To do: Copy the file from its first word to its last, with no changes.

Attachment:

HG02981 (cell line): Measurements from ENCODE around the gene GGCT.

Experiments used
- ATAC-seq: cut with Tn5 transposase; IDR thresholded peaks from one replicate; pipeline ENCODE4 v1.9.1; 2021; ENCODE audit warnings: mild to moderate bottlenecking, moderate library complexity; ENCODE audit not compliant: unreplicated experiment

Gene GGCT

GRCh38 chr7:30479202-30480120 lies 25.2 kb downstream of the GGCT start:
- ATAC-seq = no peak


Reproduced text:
HG02981 (cell line): Measurements from ENCODE around the gene GGCT.

Experiments used
- ATAC-seq: cut with Tn5 transposase; IDR thresholded peaks from one replicate; pipeline ENCODE4 v1.9.1; 2021; ENCODE audit warnings: mild to moderate bottlenecking, moderate library complexity; ENCODE audit not compliant: unreplicated experiment

Gene GGCT

GRCh38 chr7:30479202-30480120 lies 25.2 kb downstream of the GGCT start:
- ATAC-seq = no peak